Recently, a fellow writer here at Officer.com (John Wills) sent me a request. He is putting together a book of stories called Women Warriors: Stories from the Thin Blue Line. This compilation highlights the experience of women who are on the front line of public safety. Police officers, of course, but also the stories of dispatchers will be included. I was honored to be asked to contribute, but the request also made me stop and contemplate a dispatcher's role.
During my time behind the console, people expected many things of me. I was expected to know rules and regulations, policies and procedures, police code and common practices. Even with all those things floating around my head, the things that mattered most to me personally was what my officers expected from me; and I did consider them MY officers. When I took over a frequency, every single person working on the other end of the radio was my responsibility. I felt like the mother hen and it was my purpose in life at that moment to keep them safe and send them home at the end of their shift. It was my duty; my calling. I found several common themes in what they needed from me.
(Respond promptly to calm my fears)
One of the complaints I heard most from my officers sounded something like this, "I can't stand it when I clear on the radio and wait for a response. And wait and wait. I clear again and finally the radio clicks on and the dispatcher responds still laughing from whatever conversation she had previously been having. You can even hear the other dispatcher laughing in the background. It's ridiculous. Do your job."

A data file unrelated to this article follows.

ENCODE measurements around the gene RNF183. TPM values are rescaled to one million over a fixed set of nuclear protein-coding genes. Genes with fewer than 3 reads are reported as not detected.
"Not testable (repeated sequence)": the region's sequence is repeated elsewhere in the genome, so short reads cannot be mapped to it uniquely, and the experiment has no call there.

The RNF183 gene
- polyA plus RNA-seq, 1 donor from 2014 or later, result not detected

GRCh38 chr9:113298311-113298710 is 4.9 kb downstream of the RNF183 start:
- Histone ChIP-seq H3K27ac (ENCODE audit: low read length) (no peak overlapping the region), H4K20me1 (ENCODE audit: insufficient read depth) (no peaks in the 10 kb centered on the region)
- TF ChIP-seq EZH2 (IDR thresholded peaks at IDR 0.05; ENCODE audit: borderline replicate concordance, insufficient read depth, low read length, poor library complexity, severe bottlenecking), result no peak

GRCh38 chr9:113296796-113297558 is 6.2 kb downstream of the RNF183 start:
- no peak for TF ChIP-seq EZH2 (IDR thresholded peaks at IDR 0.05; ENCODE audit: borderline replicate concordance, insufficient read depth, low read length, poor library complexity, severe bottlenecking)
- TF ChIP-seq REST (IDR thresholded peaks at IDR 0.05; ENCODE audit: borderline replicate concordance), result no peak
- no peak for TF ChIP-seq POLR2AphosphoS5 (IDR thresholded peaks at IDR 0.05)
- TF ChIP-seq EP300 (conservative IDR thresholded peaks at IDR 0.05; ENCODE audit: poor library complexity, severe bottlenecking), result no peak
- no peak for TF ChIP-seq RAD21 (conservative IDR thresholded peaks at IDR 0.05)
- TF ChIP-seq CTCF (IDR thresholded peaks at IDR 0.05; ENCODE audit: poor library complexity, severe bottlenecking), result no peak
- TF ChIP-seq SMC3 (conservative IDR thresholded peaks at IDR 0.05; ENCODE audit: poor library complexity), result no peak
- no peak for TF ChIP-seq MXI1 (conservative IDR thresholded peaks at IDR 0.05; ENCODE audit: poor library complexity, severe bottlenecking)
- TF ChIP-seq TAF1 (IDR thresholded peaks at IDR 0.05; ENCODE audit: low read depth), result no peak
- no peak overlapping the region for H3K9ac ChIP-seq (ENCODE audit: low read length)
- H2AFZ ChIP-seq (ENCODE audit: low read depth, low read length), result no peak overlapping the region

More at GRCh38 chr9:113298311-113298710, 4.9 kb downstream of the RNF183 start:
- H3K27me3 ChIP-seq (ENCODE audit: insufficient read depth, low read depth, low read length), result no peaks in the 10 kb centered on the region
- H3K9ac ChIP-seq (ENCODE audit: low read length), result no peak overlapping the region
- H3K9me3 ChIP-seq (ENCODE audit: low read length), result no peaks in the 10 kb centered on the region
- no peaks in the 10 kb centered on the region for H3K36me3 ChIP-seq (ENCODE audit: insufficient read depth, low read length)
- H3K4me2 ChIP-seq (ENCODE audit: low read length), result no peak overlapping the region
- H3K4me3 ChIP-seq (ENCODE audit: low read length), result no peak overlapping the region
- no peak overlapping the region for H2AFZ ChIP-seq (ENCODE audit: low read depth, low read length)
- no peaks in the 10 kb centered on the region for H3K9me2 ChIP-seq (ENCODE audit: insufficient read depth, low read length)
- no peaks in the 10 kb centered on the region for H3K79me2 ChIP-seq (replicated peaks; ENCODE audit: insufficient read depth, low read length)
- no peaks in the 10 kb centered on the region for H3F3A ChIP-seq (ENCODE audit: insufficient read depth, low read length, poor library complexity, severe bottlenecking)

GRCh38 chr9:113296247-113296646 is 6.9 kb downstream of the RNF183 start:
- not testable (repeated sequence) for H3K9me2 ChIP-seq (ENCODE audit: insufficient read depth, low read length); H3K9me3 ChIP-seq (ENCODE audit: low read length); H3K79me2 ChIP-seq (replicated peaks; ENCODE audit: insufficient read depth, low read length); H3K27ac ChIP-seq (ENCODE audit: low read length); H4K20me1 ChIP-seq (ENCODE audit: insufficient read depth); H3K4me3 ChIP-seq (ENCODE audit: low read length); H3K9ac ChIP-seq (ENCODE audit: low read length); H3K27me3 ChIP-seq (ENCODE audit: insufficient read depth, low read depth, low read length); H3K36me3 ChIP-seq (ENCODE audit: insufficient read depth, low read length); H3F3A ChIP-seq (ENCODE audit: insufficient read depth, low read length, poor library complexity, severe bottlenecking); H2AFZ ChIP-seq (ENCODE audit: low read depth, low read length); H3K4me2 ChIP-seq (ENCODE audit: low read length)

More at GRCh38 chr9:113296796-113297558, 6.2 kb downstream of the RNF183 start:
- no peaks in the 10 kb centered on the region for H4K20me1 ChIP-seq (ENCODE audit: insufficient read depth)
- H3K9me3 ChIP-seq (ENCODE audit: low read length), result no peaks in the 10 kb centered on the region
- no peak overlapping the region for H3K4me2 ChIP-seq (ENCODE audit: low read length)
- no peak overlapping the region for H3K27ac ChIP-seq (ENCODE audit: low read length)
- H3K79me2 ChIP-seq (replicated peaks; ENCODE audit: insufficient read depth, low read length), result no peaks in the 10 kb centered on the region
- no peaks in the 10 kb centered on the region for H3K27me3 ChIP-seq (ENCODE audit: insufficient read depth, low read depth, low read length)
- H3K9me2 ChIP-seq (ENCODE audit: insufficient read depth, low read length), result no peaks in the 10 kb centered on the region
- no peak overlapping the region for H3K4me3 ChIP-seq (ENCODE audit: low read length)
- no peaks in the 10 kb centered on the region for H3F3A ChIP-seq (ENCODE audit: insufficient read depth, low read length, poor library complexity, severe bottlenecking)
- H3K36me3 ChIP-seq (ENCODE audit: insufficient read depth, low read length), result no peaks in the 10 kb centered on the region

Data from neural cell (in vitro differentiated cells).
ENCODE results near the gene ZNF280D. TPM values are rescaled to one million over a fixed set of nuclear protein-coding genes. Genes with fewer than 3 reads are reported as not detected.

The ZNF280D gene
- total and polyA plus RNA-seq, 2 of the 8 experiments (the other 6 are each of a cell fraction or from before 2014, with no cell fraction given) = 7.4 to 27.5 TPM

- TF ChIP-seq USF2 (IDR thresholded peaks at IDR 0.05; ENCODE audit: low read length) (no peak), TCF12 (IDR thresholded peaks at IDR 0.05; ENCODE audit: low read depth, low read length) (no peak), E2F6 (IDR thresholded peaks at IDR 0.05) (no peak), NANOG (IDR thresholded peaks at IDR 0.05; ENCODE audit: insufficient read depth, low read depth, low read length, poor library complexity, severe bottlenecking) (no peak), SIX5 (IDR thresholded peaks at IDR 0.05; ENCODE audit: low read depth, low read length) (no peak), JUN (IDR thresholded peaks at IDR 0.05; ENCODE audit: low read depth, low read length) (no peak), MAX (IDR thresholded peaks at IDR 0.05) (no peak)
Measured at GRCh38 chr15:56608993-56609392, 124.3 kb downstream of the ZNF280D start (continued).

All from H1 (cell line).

Although I feel many officers underestimate the incredible ability dispatchers have to multi-task, I understand there is decorum on the radio that necessitates quick verbal response and illustration of full attention. Most dispatchers are hyper-sensitive to the sounds on the radio and are very present and paying attention, but their tone over the radio may not relay this and can cause loss of confidence from the officers. Even though the request might be of a non-emergency nature, it can illicit the thought, "Are you going to be paying attention when I really need you?"
(You don't have to always know why)
"Can you tell me what time the sun set?" After receiving this request on our information channel one night, I remember thinking, "What the...?" Where in the world was I going to find that? And how was I going to find the time in between all my requests to do so? What I wanted to ask the officer was, "Seriously? Why?"
This situation shows how rigid I could be even when I was working on a channel which had the sole purpose of giving officers whatever information they might need. I ended up grabbing the newspaper and looked at the official time of the sunset. Later that night, the officer called and I asked what was up with the request. He explained he had given a traffic ticket to a young man after pulling him over for not having his headlights on. The gentleman had argued probable cause and stated he only had to have his lights on after dusk. Hence, the need for confirmation of when the weather service said the sun had set.
Avoid power struggles
(It's not all about you)
One evening I sent a low-priority burglary call to one of my officers. It didn't need to be announced over the air, nor did he need to respond verbally accepting the call. It was his beat area and he had been available. A minute later, I looked over at his status and he had put himself 10-6 (busy) at a nearby location. Not a big deal, I took back the call and continued with my work. The next time I looked, he was available again, so I sent him the call. Again, within minutes he made himself 10-6. I took back the call. By this time, I was grumbling and telling the dispatcher next to me how lazy this officer must be and how annoying it was to me that he wasn't taking the call. 30 minutes later he was available. A few keystrokes and he was the proud owner of a burglary report. A few more and he was 10-6 again. Now, I was livid.